LM: What was your occupation prior to being a picture book author and illustrator?

HM: I have always worked in art and design, mostly as a graphic designer and commercial illustrator. I also spent six years in the Royal Navy, luckily enough working in design!

LM: You are originally from Great Britain. How would you say the picture books there differ from the picture book here?

HM: People talk about the 'European style' and I guess if it is anything it is that. The art tends to be 'artier' and sometimes the concepts are more cerebral. But I think that’s a generalization. There are a lot of commercial books everywhere, and especially in the English speaking countries books jump borders frequently. Mainland Europe has a different style I think. I once went to a conference in Paris where the editors talked about different books and it was said that British books were much cozier. Well, we are a cozy island! But look at the books that are on the Kate Greenaway list every year. They are diverse in every sense of the word.

LM: Name favorite picture books (one from US and one from Britain) that you would want to share with readers.

HM: David Weisner – Flotsam (USA) & The Snowman – Raymond Briggs (UK)

LM: What projects are currently on your horizon? Which project are you most excited about?

HM: I have a new book out in the fairy series from Down East Books in Maine -  'Do Fairies Bring the Spring?' with author Liza Gardner Walsh in Spring 2017. I am excited about a middle grade mystery set in England I am revising and I want to get back to that!

LM: Where can readers get the latest updates on Toby?

HM: On Twitter @meettoby and on his website page (where you can find a teacher's guide, how I wrote Toby resource and lots of activity pages and goodies!


LM: If you were a dog, what breed would you be? 

HM: Border Collie (or poodle)

LM: If you were a character in Harry Potter, which one would you be?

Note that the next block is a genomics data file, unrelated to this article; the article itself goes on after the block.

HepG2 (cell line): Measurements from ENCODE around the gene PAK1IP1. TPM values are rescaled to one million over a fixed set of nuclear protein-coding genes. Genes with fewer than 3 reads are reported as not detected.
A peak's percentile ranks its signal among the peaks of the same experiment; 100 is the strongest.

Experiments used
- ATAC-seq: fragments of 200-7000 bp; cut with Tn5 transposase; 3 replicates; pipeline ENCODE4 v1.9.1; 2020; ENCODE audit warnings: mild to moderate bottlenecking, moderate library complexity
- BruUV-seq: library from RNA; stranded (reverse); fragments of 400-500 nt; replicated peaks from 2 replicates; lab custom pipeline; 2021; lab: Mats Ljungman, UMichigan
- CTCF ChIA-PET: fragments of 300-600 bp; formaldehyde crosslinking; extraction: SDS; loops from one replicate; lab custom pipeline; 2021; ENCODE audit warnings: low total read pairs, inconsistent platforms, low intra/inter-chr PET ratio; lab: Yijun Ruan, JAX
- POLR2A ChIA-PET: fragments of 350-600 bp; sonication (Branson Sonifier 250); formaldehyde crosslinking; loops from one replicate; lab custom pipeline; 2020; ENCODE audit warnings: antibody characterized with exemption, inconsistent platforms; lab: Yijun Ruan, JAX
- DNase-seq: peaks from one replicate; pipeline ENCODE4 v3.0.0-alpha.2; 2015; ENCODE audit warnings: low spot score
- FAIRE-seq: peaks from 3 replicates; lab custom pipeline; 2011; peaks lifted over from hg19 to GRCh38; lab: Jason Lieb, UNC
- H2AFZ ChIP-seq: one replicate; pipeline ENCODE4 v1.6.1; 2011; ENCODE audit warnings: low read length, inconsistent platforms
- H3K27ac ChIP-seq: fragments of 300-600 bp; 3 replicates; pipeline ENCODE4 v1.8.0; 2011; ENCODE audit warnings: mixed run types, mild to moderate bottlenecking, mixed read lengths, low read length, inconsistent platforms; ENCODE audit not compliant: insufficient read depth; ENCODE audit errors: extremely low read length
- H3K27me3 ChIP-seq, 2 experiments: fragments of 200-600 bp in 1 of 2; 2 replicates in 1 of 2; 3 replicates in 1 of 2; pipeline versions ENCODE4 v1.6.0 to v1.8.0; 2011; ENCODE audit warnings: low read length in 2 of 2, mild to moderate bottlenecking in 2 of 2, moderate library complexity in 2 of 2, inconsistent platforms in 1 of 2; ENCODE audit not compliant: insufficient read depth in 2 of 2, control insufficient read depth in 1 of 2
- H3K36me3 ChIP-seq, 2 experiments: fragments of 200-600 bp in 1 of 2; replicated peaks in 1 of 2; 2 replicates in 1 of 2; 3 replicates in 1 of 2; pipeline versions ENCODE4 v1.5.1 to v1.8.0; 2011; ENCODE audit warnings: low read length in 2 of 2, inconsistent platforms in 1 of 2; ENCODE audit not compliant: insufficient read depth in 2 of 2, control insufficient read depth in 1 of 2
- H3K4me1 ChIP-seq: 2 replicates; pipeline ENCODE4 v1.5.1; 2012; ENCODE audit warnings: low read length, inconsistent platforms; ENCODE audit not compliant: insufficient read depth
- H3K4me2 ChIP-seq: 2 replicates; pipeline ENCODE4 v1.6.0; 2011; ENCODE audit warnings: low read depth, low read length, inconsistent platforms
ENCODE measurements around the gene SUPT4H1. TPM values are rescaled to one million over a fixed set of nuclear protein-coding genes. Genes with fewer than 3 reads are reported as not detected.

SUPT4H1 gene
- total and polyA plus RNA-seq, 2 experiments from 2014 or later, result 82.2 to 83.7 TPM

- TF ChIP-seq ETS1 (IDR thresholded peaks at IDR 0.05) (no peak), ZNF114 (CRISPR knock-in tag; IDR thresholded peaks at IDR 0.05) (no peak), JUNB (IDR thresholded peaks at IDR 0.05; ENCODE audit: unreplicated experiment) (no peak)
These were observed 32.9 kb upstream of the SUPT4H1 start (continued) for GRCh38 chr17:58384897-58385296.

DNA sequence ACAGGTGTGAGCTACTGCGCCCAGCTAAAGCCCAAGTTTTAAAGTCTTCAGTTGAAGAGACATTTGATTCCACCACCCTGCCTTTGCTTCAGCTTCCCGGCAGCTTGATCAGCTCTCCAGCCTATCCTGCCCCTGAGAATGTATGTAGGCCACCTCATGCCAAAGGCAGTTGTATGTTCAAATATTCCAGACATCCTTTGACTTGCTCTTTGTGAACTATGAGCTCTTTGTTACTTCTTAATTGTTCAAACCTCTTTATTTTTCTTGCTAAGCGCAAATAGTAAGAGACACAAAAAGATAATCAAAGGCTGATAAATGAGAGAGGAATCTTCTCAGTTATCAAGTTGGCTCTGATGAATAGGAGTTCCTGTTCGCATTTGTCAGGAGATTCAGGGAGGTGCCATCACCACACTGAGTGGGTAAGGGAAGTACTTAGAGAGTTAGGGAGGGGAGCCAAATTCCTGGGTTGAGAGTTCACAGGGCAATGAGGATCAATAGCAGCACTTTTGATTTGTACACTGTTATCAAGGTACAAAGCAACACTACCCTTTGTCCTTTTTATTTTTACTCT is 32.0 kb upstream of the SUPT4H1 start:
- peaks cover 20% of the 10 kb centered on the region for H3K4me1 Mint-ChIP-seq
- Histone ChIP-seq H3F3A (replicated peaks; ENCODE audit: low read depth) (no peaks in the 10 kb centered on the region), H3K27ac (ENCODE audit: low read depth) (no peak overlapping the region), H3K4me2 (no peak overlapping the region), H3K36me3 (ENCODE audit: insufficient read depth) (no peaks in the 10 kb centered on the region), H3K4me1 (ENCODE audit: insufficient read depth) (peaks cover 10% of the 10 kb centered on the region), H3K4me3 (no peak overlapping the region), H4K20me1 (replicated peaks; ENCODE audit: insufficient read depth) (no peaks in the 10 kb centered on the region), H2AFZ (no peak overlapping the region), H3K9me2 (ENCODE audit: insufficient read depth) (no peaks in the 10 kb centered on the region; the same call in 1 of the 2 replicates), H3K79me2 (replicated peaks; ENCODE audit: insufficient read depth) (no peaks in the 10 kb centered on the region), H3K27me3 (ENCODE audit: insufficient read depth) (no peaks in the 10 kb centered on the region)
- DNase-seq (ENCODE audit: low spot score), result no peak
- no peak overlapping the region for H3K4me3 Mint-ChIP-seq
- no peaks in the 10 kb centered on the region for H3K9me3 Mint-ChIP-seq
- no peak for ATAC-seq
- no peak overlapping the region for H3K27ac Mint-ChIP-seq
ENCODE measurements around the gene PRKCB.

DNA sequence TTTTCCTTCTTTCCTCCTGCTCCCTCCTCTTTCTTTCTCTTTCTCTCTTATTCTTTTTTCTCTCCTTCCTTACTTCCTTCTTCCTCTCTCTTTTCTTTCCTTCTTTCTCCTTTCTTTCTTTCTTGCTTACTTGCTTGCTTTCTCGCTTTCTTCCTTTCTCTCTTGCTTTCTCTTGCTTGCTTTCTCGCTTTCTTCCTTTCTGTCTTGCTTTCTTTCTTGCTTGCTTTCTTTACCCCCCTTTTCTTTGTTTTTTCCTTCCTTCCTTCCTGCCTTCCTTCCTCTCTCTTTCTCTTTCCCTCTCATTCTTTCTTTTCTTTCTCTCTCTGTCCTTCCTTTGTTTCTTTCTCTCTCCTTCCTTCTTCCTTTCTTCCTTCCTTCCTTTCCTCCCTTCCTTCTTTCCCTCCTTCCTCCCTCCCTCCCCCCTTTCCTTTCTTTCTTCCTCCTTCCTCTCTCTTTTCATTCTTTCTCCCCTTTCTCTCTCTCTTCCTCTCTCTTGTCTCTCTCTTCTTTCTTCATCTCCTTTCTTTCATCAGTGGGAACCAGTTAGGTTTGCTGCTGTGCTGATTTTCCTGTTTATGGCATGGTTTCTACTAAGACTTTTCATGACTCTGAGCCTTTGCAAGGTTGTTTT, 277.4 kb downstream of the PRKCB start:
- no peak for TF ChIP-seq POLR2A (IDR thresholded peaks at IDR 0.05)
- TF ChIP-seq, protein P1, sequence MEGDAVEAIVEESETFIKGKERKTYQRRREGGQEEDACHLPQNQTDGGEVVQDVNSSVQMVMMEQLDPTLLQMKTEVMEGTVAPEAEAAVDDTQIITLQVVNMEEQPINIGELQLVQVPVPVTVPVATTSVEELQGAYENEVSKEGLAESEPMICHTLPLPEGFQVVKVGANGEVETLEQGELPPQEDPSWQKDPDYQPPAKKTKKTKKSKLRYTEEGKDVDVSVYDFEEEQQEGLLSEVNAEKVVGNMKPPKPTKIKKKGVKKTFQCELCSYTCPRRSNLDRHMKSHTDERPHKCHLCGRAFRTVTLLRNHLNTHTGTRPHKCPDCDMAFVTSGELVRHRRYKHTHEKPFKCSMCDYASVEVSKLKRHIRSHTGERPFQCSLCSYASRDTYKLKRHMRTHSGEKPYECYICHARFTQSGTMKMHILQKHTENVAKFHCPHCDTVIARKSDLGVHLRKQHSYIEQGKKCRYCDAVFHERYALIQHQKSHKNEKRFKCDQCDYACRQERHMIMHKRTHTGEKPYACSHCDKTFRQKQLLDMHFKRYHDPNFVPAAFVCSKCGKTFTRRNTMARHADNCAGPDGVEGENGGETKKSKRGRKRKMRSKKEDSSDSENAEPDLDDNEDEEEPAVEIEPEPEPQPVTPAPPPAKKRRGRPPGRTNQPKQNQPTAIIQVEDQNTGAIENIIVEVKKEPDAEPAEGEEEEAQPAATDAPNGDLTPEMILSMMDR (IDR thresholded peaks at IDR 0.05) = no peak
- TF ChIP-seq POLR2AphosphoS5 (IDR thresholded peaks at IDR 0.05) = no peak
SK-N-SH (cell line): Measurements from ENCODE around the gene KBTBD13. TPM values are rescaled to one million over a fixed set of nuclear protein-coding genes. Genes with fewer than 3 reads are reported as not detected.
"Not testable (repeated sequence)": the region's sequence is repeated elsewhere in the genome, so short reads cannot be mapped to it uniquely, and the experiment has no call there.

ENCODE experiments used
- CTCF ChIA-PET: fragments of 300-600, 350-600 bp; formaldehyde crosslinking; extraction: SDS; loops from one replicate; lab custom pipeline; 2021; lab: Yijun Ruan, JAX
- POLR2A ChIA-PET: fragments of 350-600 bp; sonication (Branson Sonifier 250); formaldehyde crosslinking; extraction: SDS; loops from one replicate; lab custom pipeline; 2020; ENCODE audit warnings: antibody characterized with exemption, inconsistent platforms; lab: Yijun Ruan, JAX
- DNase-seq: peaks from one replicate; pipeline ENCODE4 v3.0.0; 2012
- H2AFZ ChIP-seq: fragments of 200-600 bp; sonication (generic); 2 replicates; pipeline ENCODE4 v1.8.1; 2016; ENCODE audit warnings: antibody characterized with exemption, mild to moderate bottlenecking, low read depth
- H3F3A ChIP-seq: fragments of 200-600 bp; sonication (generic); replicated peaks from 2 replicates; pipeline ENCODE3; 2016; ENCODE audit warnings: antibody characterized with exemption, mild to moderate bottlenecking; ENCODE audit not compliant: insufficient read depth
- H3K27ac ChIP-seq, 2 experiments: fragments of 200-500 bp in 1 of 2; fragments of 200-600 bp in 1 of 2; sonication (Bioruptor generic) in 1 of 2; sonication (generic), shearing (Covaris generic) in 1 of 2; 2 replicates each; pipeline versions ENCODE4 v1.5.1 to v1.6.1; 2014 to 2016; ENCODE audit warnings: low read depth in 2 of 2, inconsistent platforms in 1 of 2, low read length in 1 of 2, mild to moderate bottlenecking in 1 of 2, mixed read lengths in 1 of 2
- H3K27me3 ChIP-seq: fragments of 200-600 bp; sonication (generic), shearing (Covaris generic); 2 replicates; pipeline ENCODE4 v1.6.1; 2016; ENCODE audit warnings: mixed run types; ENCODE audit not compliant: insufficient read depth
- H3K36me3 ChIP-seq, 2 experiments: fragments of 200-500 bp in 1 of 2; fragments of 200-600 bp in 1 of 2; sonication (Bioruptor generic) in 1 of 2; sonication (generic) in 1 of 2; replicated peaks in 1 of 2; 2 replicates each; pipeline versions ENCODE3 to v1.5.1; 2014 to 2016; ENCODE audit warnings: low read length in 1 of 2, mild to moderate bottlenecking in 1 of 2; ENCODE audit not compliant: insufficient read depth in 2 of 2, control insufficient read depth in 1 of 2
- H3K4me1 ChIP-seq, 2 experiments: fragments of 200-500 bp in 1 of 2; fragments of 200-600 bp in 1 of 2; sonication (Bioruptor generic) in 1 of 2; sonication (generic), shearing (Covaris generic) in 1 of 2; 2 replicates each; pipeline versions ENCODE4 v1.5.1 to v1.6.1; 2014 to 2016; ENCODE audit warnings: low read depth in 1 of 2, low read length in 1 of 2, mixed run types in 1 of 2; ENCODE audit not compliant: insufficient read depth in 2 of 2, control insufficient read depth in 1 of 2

HM: Hagrid, because he rescues animals.

LM: If you were a literary character, which one would you be? 

HM: Elizabeth Bennet

LM: Who is your favorite children’s author? 

HM: Philip Pullman

LM: If there is a book you wish you wrote, which one would it be? 
HM: His Dark Materials

Thank you, Hazel for this fun visit with you!

Monday, September 26, 2016

A REVIEW OF: Monday Is Wash Day, written by Mary Ann Sundby. Illustrated by Tessa Blackham.

BOOK: Monday is Wash Day
AUTHOR: Mary Ann Sundby
ILLUSTRATOR: Tessa Blackham
PUBLISHER: Ripple Grove Press
PUBLICATION DATE: September 27, 2016

SNIPPET: Rain or shine, Monday is wash day. Mama brags that Annie and I help do the wash. "Can't I just go out and play?" I ask in my kindest voice.

"First we work, and then we play." Mama smiles but walks with purpose to the porch.

REVIEW: Right away, the tone of the text and the warm, hand-painted collage illustrations are perfectly paired. One by one the family gathers clothes until interesting historical laundry method steps and a simpler life reveal themselves in well-thought out prose.

For me, this book provided a heart-felt reminder of a task that disappeared when I was very young. For my daughter, this book is a timeless portrait of how things were done in the days of her great, great grandparents and as a reminder to count the blessings of a modern life.

REVIEWED BY: Lynne Marie. The opinions stated herein are entirely my own.

Friday, September 23, 2016

PPBF: A Review of Loud Lula, Words by Katy S. Duffield, Pictures by Mike Boldt

BOOK: Loud Lula
AUTHOR: Katy S. Duffield